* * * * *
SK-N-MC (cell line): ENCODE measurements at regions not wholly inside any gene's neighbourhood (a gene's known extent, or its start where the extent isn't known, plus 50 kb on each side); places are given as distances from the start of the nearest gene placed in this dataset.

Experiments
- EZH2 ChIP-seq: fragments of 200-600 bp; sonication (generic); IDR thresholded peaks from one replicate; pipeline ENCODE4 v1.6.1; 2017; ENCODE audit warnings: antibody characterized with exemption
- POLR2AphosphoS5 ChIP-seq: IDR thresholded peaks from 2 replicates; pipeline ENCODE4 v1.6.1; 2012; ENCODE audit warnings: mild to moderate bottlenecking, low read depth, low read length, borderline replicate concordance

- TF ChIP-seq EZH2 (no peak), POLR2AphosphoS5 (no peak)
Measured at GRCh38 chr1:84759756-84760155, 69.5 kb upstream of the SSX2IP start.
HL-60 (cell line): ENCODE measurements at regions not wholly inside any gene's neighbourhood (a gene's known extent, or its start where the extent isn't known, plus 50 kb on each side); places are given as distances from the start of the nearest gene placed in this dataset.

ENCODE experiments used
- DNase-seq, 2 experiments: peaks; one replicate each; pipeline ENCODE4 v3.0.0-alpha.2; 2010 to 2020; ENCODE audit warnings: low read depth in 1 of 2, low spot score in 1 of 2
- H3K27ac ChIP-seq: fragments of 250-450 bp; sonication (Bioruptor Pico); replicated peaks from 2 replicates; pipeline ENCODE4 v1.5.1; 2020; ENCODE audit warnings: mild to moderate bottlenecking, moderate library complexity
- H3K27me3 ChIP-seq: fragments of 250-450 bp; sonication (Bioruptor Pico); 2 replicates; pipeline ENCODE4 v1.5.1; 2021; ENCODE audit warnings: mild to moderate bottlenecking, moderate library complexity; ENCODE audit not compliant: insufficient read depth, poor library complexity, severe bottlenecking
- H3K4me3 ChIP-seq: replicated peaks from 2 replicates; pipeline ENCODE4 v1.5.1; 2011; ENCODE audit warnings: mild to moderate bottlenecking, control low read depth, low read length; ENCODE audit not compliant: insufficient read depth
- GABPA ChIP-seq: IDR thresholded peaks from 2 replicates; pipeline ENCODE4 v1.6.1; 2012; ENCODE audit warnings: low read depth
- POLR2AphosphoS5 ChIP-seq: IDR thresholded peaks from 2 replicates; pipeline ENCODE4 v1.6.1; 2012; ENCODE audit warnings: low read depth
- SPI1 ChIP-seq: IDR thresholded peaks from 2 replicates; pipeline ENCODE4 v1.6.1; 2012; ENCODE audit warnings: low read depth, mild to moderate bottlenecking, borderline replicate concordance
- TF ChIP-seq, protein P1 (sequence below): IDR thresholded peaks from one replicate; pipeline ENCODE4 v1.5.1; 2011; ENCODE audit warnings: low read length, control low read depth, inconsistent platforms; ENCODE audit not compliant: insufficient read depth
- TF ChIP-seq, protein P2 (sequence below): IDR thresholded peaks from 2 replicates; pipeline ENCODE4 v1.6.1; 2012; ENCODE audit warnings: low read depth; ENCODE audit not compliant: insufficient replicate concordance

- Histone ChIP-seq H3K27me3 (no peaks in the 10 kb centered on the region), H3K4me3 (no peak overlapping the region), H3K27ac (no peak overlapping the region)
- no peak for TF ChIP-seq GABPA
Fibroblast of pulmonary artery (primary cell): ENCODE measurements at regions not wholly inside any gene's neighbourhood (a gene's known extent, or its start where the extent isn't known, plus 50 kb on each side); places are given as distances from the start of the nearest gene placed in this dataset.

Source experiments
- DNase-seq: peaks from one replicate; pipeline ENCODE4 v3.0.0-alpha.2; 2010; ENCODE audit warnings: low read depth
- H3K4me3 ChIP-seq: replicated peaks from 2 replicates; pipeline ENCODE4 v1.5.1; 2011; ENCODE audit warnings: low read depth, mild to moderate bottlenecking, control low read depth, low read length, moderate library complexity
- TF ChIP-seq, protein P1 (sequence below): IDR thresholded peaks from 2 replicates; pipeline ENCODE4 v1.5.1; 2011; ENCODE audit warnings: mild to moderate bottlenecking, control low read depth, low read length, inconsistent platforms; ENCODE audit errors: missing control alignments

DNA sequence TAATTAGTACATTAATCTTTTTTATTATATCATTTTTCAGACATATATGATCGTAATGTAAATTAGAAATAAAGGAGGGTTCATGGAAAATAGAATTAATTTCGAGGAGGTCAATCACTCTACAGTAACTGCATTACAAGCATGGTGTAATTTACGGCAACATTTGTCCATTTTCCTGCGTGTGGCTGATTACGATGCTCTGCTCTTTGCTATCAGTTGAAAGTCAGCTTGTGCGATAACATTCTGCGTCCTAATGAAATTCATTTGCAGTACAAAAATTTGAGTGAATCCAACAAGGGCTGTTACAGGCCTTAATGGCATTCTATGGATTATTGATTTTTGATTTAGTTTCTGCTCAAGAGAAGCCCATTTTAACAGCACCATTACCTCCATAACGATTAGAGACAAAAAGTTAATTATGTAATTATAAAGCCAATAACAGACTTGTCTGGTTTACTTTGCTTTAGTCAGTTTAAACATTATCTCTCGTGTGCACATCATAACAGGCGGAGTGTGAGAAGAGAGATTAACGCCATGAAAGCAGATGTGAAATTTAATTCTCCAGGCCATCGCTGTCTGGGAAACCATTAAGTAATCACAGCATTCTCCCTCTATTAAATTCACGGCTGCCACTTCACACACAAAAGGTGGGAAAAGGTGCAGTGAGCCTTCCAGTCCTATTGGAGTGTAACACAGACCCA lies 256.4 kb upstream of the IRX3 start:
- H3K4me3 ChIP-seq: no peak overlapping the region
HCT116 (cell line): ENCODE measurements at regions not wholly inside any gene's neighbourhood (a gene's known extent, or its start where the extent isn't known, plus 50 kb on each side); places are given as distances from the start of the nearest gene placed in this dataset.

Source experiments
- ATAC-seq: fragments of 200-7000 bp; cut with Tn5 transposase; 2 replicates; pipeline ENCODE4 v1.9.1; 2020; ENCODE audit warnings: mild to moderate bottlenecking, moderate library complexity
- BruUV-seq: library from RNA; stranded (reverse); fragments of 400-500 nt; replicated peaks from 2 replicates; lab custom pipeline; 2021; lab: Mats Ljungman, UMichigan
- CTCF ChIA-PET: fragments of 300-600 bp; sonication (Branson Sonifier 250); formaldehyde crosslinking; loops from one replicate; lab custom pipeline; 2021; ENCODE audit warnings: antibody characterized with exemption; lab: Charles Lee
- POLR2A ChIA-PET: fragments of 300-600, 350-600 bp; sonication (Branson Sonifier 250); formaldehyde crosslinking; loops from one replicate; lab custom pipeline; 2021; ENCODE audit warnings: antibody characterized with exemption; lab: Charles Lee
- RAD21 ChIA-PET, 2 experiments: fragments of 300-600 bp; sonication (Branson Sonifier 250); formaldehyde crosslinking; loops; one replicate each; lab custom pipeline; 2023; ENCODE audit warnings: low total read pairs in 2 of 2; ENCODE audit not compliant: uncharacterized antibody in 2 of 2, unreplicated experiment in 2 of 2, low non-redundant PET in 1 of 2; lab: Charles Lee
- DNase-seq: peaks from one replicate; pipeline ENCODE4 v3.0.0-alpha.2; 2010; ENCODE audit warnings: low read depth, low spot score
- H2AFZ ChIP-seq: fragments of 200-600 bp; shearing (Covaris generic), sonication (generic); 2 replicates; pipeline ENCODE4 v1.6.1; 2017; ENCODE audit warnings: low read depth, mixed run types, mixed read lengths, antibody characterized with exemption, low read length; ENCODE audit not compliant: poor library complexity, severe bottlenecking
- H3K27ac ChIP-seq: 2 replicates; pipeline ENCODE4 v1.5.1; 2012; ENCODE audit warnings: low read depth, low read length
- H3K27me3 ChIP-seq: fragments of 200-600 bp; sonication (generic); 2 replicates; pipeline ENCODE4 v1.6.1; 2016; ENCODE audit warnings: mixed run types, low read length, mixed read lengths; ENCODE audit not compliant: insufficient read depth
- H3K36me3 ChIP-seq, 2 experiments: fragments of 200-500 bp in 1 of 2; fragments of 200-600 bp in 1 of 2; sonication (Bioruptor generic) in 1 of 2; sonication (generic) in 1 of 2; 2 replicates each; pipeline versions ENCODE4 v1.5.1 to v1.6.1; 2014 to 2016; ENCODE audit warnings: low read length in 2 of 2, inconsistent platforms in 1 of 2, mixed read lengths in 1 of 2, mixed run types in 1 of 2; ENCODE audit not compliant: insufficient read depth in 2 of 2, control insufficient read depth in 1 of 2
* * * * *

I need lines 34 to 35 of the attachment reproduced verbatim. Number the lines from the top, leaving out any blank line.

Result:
- DNase-seq: peaks from one replicate; pipeline ENCODE4 v3.0.0-alpha.2; 2010; ENCODE audit warnings: low read depth, low spot score
- H2AFZ ChIP-seq: fragments of 200-600 bp; shearing (Covaris generic), sonication (generic); 2 replicates; pipeline ENCODE4 v1.6.1; 2017; ENCODE audit warnings: low read depth, mixed run types, mixed read lengths, antibody characterized with exemption, low read length; ENCODE audit not compliant: poor library complexity, severe bottlenecking